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The control + j feature within PeopleSoft outputs a list of potentially interesting data for a potential attacker. The feature is generally used to aid in debugging. Here is a the [censored] output from a control + j:

enter image description here

Is it a security risk to have control + j functionality enabled in a production (live/public) instance of PeopleSoft? I imagine it is a risk (albeit perhaps small) because it simply saves time for the potential attacker in giving them the specific platform knowledge to go lookup known attacks for that platform flavour.

Is my assessment correct? What other risks (if any) does it impose?

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    In general, all debugging info should be restricted. That's why even 404 error pages should be customized so that only allowed information is disclosed. – schroeder Nov 5 '14 at 16:00
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    That's what I say but the counter-argument is always that this particular tools is useful for the helpdesk to track down problems... – Matthew Peters Nov 5 '14 at 16:09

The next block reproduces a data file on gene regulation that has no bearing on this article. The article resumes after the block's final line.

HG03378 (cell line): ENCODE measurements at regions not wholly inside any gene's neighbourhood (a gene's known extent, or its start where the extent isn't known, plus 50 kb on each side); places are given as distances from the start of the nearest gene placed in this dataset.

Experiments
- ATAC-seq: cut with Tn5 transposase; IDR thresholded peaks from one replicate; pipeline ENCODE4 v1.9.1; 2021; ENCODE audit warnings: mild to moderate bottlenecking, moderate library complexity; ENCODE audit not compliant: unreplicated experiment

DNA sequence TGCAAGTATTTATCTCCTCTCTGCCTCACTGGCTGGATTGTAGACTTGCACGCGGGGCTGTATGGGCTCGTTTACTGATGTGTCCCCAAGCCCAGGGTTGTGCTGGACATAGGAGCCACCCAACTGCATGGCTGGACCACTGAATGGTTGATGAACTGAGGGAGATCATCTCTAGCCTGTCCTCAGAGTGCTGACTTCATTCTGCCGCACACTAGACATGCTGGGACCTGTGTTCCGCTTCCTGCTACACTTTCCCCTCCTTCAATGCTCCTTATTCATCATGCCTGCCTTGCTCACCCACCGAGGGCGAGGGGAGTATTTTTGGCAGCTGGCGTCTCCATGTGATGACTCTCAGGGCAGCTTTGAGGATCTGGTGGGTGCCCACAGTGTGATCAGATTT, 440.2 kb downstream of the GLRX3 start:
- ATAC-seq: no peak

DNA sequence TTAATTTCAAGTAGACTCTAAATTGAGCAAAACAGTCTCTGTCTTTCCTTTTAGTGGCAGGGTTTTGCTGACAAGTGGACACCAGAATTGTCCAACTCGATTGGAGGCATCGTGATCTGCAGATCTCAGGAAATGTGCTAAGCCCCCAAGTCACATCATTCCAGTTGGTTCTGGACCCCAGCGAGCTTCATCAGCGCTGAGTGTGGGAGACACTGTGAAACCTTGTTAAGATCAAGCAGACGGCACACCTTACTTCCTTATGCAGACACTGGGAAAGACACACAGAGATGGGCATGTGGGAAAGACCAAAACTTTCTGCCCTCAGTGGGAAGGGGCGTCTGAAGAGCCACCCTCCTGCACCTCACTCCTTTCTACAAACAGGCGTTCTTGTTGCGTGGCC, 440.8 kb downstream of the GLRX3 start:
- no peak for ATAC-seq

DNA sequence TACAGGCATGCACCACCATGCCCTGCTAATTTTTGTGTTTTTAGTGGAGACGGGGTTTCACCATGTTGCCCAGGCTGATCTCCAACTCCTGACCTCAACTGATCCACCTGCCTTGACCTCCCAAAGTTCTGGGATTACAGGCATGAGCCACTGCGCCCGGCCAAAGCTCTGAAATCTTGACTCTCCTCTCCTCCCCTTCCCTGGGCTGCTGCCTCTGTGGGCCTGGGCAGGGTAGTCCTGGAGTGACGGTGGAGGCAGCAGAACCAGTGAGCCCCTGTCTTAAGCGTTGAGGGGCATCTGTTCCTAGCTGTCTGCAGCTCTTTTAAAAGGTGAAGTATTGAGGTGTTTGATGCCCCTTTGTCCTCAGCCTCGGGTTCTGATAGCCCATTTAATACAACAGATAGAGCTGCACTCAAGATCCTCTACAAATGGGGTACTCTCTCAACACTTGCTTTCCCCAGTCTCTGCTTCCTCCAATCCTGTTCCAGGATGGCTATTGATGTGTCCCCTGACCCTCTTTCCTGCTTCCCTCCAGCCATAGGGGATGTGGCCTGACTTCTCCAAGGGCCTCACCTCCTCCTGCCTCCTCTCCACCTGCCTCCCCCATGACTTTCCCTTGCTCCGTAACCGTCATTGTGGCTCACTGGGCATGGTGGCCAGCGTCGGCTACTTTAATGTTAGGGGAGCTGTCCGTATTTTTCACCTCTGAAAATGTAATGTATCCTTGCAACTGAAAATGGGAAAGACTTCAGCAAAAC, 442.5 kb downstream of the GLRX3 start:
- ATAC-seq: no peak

• Then the decision-maker needs to weigh the customer-service benefits with the info disclosure risks. Is there anything in the debug info that cannot be gleaned using other methods? For instance, can I get the platform info any other way in order to search for platform-specific vulnerabilities? – schroeder Nov 5 '14 at 16:11
  • I would submit that all of this information can be ascertained elsewhere but it would require far more work than a simple two button click... – Matthew Peters Nov 5 '14 at 16:13
  • Then, if true, from a data classification perspective, the data is already public. – schroeder Nov 5 '14 at 16:35
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I would say a lot depends on if the users are remote, or are on the local machine. I would disable the feature if you do not need it.

Local user / attacker:

If the users are local, an attacker can find out most (but not all) of this information fairly easily, although this report would certainly make it easier for the attacker. Even locally, there are a couple pieces of data that would probably be hard to obtain by other methods that could be useful to attackers.

  • I see component buffer size as being troublesome because it could aid in buffer overflow attacks.
  • Depending on the implementation of the database, database name or possibly component could aid in a SQL injection attack as well (if PeopleSoft is vulnerable to this, which I do not know). Most of the other information can aid in an attack, but is generally available at the local machine anyway.

Remote user / attacker:

If the users are remote, this report is far more problematic. It reveals many details that would be useful to attackers, which would be harder for them to obtain through other means. For example, the OS, browser, service pack, etc... would let the attacker know what they are attacking and if it is out of date (so they know what vulnerabilities there are).

I would highly recommend disabling this feature if you do not need it and there are remote users.

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